Once the visuals have lured you in, you’re tricked into learning things. I hate it when that happens. In addition to the voiceover, the movie occasionally throws up some flashy graphics, which do a great job of communicating certain bits of information that would otherwise be difficult to grasp, such as geography. Elsewhere, medieval puppet shows are used to accentuate particular elements of the pagan lifestyle, such as their beliefs. These puppet shows are appropriately peculiar and imaginative, keeping in the spirit of their content. I’m mostly thinking of the one that describes how pagans worshipped forest spirits, which includes a man with tree branches for a head, a faceless woman who walks on stilts, and a crippled, blue hunchback that fires arrows. They took their beliefs seriously, as an archeological dig discovered more than two-hundred horses buried around a stone idol. This is one of the ways in which Christianity modernized the world, by having the “ultimate sacrifice” already taken place, which removed any need for human or animal sacrifice.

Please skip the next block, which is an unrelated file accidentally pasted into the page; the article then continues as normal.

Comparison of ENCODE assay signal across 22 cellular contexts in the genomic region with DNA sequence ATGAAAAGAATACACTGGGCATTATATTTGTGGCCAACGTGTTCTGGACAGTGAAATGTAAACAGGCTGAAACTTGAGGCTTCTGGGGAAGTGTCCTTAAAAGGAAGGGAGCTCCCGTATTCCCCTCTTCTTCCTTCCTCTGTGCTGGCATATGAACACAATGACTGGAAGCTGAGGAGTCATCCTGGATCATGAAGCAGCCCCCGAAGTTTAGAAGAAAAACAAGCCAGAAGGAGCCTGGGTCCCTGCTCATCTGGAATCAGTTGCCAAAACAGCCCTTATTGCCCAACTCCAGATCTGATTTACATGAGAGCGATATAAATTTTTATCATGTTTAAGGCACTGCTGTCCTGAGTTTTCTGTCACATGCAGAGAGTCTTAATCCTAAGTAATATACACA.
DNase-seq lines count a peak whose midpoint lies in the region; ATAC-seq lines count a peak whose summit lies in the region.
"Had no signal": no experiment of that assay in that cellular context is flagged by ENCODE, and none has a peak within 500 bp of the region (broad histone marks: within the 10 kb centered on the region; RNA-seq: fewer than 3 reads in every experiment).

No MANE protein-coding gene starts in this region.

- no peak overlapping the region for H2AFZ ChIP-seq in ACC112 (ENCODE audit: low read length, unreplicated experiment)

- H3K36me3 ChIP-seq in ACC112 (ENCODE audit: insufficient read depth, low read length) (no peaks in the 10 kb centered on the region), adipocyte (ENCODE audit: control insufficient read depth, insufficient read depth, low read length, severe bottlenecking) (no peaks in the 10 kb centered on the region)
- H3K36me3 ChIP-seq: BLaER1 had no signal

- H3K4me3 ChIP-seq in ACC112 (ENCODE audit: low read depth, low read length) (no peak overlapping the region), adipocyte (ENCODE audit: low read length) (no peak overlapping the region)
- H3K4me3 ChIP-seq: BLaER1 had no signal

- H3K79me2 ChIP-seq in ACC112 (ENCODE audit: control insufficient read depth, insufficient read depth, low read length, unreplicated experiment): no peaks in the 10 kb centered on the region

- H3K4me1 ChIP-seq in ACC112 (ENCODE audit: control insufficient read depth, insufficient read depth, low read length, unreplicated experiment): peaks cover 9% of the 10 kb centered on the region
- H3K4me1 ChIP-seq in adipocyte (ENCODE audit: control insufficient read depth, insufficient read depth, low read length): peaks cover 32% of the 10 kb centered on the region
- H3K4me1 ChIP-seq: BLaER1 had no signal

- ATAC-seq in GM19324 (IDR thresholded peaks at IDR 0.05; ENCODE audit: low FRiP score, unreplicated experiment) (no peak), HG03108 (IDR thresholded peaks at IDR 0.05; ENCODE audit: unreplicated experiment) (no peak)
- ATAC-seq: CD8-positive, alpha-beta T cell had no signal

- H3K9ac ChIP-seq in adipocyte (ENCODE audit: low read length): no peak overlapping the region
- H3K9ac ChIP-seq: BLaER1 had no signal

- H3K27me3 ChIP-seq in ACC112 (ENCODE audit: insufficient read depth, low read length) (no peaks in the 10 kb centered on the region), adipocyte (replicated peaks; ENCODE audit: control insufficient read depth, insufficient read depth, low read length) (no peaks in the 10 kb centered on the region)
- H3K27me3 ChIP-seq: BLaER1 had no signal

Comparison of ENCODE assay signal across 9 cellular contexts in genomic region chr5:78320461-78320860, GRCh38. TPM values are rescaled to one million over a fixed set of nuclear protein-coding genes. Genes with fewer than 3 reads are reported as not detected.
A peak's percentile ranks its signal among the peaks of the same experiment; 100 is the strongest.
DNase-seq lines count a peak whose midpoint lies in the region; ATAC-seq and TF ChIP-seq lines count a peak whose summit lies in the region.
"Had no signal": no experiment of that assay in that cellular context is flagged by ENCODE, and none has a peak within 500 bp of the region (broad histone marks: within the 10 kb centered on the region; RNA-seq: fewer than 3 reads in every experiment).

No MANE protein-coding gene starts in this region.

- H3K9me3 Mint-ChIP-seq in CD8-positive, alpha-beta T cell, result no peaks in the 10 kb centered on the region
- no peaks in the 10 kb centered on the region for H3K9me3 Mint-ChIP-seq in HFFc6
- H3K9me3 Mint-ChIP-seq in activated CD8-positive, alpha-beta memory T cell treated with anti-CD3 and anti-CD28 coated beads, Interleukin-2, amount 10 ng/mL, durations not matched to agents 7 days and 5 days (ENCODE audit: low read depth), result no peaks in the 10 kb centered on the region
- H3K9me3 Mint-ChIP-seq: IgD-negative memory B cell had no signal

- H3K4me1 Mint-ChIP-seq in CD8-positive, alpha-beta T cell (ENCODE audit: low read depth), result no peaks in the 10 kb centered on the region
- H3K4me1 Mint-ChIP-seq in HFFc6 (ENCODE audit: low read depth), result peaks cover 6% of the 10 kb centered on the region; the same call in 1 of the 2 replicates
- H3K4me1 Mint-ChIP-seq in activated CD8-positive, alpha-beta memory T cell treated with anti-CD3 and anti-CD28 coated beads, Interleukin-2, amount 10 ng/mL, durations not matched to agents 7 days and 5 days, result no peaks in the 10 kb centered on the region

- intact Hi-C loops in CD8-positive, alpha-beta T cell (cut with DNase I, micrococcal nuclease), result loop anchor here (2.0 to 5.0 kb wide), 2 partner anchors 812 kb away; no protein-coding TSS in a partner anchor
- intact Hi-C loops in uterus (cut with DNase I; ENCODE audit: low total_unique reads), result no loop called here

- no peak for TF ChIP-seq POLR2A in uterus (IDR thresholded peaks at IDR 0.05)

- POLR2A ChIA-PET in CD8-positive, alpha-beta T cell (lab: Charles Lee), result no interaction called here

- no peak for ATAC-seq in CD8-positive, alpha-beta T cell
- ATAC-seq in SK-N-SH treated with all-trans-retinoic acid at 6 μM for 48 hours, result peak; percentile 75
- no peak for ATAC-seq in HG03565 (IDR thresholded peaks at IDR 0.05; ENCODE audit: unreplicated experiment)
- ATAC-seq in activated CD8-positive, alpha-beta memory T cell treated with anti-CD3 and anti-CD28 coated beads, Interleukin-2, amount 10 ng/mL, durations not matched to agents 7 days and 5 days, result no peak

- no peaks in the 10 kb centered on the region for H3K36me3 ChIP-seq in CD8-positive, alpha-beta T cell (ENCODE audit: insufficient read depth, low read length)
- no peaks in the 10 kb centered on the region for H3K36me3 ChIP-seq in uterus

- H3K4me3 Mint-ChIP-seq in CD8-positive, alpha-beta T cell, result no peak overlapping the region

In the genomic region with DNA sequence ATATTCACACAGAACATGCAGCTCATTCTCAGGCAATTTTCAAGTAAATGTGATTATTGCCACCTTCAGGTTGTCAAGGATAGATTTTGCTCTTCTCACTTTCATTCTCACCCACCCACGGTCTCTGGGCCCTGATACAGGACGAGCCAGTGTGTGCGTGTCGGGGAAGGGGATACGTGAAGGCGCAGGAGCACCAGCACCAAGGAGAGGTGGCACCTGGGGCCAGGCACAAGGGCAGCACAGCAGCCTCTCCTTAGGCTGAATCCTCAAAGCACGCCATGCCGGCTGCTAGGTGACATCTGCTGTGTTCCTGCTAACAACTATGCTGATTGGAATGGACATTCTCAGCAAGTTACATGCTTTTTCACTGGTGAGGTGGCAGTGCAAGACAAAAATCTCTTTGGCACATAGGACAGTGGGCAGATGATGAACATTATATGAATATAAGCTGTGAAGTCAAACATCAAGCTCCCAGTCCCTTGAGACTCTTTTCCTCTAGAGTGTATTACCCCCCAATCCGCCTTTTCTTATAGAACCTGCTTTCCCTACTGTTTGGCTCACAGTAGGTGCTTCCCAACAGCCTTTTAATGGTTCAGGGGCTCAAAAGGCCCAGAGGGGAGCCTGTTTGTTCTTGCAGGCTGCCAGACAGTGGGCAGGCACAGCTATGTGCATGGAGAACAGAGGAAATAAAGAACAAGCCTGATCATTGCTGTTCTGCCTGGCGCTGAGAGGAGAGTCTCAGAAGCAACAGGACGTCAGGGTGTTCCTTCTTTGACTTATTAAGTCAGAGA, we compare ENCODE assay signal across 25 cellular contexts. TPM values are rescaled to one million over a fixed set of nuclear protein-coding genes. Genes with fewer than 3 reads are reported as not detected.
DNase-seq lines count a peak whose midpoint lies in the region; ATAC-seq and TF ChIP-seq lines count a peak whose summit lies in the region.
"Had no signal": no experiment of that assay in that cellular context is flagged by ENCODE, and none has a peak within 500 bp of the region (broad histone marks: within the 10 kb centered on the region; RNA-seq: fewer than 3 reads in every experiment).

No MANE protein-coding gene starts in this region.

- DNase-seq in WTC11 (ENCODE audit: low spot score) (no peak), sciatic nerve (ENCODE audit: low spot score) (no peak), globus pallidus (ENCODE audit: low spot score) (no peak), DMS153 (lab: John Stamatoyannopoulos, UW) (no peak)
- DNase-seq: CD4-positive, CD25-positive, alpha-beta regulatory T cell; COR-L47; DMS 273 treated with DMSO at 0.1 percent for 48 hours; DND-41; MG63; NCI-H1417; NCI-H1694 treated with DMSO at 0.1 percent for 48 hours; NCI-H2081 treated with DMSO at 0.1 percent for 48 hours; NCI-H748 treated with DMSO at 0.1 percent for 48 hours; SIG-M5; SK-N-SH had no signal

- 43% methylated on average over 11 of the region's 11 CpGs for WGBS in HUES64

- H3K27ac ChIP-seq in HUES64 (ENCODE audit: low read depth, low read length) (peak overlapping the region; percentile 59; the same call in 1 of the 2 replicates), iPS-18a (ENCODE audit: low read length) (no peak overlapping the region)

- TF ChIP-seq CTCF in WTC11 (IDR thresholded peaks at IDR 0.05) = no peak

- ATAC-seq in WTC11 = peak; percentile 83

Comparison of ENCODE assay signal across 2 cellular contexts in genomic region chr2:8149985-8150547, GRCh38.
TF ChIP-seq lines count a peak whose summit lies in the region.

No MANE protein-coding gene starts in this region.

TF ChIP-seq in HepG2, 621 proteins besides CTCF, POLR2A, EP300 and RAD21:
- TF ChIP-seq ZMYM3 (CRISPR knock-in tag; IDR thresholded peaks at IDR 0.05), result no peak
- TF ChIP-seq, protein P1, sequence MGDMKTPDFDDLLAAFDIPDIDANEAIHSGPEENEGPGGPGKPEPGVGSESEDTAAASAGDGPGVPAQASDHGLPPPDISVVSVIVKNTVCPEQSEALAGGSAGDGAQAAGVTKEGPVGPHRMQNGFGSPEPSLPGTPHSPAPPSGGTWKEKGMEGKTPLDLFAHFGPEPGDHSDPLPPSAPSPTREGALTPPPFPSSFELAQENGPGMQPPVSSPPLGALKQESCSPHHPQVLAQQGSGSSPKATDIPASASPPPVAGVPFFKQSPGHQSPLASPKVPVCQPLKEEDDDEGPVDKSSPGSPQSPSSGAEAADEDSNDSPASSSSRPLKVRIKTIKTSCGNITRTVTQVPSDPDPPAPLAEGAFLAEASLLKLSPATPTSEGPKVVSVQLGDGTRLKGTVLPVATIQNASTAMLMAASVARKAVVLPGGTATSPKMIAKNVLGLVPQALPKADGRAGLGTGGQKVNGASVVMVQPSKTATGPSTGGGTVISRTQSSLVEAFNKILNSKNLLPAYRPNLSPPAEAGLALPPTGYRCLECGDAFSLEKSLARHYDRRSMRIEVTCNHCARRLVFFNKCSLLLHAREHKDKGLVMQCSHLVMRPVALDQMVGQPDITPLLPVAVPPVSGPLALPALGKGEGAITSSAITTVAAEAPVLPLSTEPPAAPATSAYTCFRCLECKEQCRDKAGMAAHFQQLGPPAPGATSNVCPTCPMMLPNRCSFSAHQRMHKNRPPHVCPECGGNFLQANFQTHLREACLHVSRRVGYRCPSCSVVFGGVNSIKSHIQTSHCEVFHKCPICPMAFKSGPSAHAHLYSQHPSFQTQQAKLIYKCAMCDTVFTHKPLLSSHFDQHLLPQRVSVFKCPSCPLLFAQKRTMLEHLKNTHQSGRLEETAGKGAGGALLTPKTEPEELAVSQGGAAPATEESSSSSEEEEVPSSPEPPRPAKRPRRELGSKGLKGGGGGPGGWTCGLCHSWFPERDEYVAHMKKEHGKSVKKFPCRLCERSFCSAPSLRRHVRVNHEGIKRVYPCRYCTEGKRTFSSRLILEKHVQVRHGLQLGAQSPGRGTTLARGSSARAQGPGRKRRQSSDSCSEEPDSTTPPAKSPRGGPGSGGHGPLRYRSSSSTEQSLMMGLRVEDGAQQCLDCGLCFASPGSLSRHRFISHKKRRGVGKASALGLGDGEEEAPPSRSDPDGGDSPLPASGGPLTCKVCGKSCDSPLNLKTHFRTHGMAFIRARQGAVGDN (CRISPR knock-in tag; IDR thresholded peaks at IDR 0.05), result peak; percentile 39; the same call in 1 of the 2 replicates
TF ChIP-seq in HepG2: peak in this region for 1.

“…the kind of educational video that…the 15-year-old version of you might actually opt to stay awake.”
Baltic Tribes is kind to its subject, portraying them as a strong, iconoclastic people whose tight grip on their culture could not be so easily loosened. As the movie frequently points out, the pagan history is largely told by their Christian dominators, so—as with all of history—it’s hard to separate the truth from the truth told by the ones left to tell it. Add the asterisk and call it a day, I guess.
"…an archeological dig discovered more than two-hundred horses buried around a stone idol."